Humane Aware Blog
Rabies and Humane Dog Population Management
Photo credit: Saving Life on Paws
September 28th 2020
Today is World Rabies Day, a global day of action and awareness for rabies prevention. In the current context of the Covid-19 crisis, rabies surveillance and vaccination campaigns have inevitably suffered disruption (see, for example, Raynor et al, 2020). Yet rabies is responsible for an estimated 60,000 human deaths per year, with an economic cost of 8.6 billion USD (WHO, 2016). Given the challenges that Covid-19 will continue to present to public health systems, it is vital that strategies for rabies prevention are sustained.
Dog bites are responsible for over 95% of human cases of rabies with poor, rural communities and children being disproportionately affected. Yet, unlike most zoonoses, rabies is a fully preventable disease. Vaccinating at least 70% of the free roaming dog population is widely acknowledged as an effective means of breaking the cycle of rabies transmission (WHO, 2016). Moreover, the treatment of human rabies is much more expensive, and often inaccessible, compared to the cost of vaccination programmes to control dog rabies.
Controlling dog-mediated rabies requires a coherent and long-term vaccination and dog population management strategy, yet many countries sadly continue to adopt reactionary policies of dog culling. Mass dog culling has been shown to have no long-term impact on the control of rabies. On the contrary, it is detrimental to the effectiveness of rabies vaccination efforts:
“…culling does not address the source of new or replacement animals, and has only a temporary effect on population size. Furthermore, rapid dog replacement rates have been documented in some areas following culling, leading to a younger population of generally rabies-susceptible dogs. Indiscriminate culling of dogs in communities where rabies vaccination programs are operating is likely to remove vaccinated dogs from communities, resulting in lower vaccination coverage and a counter-productive increase in rabies transmission as populations recover.” (Taylor et al, 2019, emphasis added.)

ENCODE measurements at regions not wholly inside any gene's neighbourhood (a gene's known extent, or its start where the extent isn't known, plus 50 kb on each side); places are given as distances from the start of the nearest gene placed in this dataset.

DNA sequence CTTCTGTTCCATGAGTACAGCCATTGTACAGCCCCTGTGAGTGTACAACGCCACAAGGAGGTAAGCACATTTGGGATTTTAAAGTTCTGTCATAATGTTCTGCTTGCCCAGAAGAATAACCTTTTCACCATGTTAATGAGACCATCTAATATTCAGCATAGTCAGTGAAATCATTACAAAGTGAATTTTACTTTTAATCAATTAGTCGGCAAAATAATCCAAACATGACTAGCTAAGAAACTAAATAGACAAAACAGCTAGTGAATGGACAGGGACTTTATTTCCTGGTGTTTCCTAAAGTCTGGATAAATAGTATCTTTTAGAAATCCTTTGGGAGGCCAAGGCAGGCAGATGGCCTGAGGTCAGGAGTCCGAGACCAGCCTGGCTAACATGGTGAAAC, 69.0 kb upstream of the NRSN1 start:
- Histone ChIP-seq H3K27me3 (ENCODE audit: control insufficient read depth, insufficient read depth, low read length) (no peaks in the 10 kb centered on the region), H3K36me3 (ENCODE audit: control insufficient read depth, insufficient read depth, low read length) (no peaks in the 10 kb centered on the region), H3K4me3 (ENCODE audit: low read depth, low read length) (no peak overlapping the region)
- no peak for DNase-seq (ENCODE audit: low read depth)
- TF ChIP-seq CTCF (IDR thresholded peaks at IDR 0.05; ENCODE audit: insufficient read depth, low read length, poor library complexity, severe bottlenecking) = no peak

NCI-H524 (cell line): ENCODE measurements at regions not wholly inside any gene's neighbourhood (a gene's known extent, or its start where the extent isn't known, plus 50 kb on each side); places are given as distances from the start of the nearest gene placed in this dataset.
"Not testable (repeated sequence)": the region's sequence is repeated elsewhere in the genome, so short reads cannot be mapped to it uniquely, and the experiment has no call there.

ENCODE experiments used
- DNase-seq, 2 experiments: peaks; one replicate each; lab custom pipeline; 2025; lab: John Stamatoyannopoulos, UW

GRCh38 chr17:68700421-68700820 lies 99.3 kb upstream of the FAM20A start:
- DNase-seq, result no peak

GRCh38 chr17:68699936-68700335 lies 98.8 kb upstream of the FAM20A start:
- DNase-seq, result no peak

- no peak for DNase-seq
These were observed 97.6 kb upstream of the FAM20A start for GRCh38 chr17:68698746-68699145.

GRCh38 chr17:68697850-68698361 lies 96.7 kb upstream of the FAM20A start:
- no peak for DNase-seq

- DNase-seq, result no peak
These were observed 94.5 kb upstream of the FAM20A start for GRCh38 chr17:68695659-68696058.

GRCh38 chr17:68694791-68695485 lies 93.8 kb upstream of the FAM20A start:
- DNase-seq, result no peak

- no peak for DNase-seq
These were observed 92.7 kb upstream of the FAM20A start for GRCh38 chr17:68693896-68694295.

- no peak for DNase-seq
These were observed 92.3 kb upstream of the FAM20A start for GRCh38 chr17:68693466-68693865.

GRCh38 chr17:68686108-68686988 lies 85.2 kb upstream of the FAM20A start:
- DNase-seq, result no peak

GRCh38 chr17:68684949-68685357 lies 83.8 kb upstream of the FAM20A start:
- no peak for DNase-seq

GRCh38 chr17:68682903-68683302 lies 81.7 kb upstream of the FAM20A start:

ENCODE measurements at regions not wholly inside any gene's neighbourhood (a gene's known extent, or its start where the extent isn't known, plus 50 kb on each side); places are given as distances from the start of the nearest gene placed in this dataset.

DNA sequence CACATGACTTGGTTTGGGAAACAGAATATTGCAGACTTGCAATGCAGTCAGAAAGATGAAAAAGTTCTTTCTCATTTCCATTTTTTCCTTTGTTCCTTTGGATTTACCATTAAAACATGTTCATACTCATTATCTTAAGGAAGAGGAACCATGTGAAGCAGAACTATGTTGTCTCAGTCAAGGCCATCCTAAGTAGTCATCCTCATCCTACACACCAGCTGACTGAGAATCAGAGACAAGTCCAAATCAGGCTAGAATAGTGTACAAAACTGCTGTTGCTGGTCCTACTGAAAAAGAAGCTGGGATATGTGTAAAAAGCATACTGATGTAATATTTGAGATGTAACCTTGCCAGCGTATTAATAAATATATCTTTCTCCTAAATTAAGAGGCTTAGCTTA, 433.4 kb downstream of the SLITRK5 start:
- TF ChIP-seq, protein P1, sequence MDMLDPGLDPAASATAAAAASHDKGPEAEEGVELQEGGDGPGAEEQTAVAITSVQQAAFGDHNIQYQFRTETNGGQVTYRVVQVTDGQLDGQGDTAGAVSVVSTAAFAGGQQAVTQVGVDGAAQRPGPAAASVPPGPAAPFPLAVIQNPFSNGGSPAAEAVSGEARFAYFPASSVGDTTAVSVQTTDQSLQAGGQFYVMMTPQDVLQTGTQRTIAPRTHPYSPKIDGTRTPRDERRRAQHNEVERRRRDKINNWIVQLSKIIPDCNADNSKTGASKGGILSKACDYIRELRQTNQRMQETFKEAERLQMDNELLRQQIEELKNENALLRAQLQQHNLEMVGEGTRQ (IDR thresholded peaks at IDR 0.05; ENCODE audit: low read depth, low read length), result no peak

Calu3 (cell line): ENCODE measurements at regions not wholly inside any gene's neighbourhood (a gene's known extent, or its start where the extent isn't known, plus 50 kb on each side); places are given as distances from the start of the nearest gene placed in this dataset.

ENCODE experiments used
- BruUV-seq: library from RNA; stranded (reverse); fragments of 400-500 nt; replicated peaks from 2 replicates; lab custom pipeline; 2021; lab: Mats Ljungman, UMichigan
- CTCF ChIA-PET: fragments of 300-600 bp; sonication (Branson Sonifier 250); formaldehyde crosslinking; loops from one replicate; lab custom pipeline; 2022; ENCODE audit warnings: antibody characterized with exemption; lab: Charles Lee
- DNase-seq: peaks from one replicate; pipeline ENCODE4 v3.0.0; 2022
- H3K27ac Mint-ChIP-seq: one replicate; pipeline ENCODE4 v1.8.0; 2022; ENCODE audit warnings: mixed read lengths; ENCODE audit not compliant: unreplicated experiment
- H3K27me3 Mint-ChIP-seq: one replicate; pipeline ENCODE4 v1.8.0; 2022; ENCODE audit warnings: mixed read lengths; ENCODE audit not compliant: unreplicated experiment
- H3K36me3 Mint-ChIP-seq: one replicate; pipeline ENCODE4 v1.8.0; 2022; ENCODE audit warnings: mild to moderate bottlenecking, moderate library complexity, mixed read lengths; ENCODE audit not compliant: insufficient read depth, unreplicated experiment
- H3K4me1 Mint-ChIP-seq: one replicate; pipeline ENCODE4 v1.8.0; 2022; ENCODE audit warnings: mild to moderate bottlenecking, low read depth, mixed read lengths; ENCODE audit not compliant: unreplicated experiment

In addition to being ineffective, dog culling practices are also inhumane. Shooting or poisoning are not humane means of euthanasia, with many dogs suffering immensely before they eventually die. Furthermore, culling practices tend to be very public. It is not uncommon for shot dogs to be left on the streets for collection in full view of members of the community. There is a growing body of research suggesting a link between animal abuse and human abuse and such institutional violence towards non-human animals could de-sensitise people to abuse in general.
In 1990, the World Health Organization published guidelines on dog population management that discouraged the practice of culling and recommended instead a policy approach of vaccination, sterilization and public education. Repeated studies continue to confirm that vaccination and sterilization programmes, combined with community outreach and education, are the most effective methods of controlling free-roaming dog populations and maintaining a healthier population that presents fewer risks to public health. Despite this, many countries continue to practice culling as a method of dog population control.
In countries where dog culling persists, the impetus for regional, small-scale efforts towards sterilisation and vaccination often comes from NGOs and/or animal welfare champions. These champions are central in bringing the issue to light and contributing to the development of best practice strategies of dog population management. However, governmental buy-in and legislative changes are also necessary to de-legitimise culling and to ensure a coordinated, long-term strategy backed up by robust human and animal disease surveillance.
For more information, see our report on Dog Population Management in Pakistan.